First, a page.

- Family Law Overview
- Division of Assets
- Child Custody
- Child Support
- Divorce Modifications
When you are in the process of getting a divorce, the last thing you want to worry about is your tax return. However, there are often significant tax consequences for both spouses once the divorce process is completed. It is important for you to be aware of what the possible outcomes could be, so you are not saddled with an expensive surprise after the divorce is final.
Child Support and Alimony
By far the biggest question for most couples is how to handle child and alimony in tax terms. Child support and spousal support are addressed differently in the eyes of the IRS. Child support is never deductible for the parent who is making the payments and it is never considered income for the parent who is receiving the payments.
Alimony is treated differently by the IRS, however, whether or not it can or must be claimed on tax returns depends on when the couple’s divorce became final. For divorces that were final on or before December 31, 2018, alimony must be reported as taxable income by the spouse who is receiving the payments. The spouse who is making the payments can deduct the payments on their return.
If the couple’s divorce was finalized after December 31, 2018, the reporting requirements and deduction benefits were permanently eliminated under the Tax Cuts and Jobs Act. Alimony is basically being addressed the same way as child support as far as the IRS is concerned.
Even if you cannot deduct child support, you may be able to claim your children as dependents. The IRS offers several child-related tax credits but is clear that only one parent may claim them in a given tax year. There are different ways divorced parents can address this. One familiar solution is that parents alternate years taking the deduction. No matter what solution you come up with, make sure it is specified in your final divorce agreement.
Property and Asset Transfers
The other major questions that come up regarding tax consequences after divorce have to do with property division and assets. It is important to differentiate between value and basis and understand that even if you receive more property, it may be a net loss due to capital gains tax.
In legal terms, basis is defined as the value assigned to an asset for purposes of sale or transfer. It takes into account the price in currency, but also any possible deductions you might take. For example, if you purchase an automobile for $40,000, and are able to claim $5,500 in deductions for the car, the adjusted basis of the car is $34,500. If you later sell the car for $44,500, the net gain is $10,000, even though you paid $40,000 for the car. This is important because capital gains taxes are calculated on basis, not initial value when it comes to most assets.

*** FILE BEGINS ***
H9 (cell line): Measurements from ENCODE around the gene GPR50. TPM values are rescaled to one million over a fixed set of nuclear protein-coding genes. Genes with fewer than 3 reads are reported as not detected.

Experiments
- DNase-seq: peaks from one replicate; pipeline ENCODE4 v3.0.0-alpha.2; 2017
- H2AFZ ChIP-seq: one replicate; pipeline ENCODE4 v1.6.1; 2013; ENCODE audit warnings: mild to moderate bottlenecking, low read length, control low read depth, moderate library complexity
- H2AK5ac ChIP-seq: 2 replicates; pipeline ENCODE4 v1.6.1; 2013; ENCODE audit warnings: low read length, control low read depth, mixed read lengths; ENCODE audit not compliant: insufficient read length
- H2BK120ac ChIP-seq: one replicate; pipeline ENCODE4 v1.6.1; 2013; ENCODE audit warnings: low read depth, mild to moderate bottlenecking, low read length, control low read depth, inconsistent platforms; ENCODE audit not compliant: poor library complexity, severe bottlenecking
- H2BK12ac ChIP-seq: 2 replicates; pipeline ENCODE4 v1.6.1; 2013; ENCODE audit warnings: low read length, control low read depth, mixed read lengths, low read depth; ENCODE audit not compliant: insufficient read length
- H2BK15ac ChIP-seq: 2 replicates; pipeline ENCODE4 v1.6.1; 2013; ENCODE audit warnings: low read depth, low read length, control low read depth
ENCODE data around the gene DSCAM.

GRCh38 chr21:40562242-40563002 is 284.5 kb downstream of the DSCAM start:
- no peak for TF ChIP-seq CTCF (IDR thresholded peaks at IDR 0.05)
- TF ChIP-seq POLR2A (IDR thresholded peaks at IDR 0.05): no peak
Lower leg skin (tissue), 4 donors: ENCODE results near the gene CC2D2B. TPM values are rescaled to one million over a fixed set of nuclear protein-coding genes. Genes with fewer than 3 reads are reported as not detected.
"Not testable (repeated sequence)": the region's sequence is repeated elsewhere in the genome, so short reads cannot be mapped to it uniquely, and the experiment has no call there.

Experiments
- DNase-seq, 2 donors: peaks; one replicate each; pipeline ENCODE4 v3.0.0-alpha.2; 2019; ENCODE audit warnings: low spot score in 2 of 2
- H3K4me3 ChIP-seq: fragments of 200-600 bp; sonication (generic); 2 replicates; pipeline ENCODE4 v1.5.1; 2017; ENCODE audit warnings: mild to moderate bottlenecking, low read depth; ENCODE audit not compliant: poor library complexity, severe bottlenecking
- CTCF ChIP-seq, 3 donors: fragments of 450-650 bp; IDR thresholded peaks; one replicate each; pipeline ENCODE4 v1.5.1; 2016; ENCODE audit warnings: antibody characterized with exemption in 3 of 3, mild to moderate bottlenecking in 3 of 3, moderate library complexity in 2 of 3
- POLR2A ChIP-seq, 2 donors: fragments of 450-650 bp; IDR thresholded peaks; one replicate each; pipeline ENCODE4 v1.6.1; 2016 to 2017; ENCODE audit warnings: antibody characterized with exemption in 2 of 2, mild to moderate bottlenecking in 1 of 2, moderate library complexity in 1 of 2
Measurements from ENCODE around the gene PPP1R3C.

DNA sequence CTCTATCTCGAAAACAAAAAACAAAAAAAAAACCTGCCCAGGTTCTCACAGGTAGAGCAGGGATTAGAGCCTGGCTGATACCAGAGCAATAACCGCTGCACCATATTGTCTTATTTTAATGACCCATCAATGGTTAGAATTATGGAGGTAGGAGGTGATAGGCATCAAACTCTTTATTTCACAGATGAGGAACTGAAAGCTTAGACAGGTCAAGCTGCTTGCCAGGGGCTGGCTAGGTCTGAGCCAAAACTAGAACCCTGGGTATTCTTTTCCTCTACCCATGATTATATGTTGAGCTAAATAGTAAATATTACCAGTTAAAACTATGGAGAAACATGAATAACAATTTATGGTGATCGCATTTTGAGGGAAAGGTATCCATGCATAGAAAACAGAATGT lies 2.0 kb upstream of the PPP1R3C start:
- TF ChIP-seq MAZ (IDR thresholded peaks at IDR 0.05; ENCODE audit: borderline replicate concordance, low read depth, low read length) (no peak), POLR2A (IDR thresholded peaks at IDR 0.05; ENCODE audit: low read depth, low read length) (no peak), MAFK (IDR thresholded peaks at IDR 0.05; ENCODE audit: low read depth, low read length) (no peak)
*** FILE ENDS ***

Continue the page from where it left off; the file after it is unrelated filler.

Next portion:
When an asset that has been held for more than a year is sold at a profit, it is taxed under the capital gains tax law. You must pay capital gains tax on any profit you obtain that is over the amount of any exemptions you can claim. For example, if you are single, you will pay no capital gains tax on the first $250,000 of profit when you sell your home. If you received the marital home in your divorce, and it is worth $400,000, but you sell it for $600,000, you will pay capital gains tax on $350,000 (the sale price minus your exemption amount). There are both federal and state capital gains taxes you would be responsible for. At the current rate, that total tax bill would be equal approximately $41,000.
Contact a Rhode Island Property Division Attorney
Divorce is intimidating enough without the specter of owing the IRS more money than you have. This is why it is critical to have a skilled Rhode Island divorce attorney negotiating your final divorce settlement for you. To learn more, call Kirshenbaum Law Associates at 401-467-5300 for a confidential consultation.
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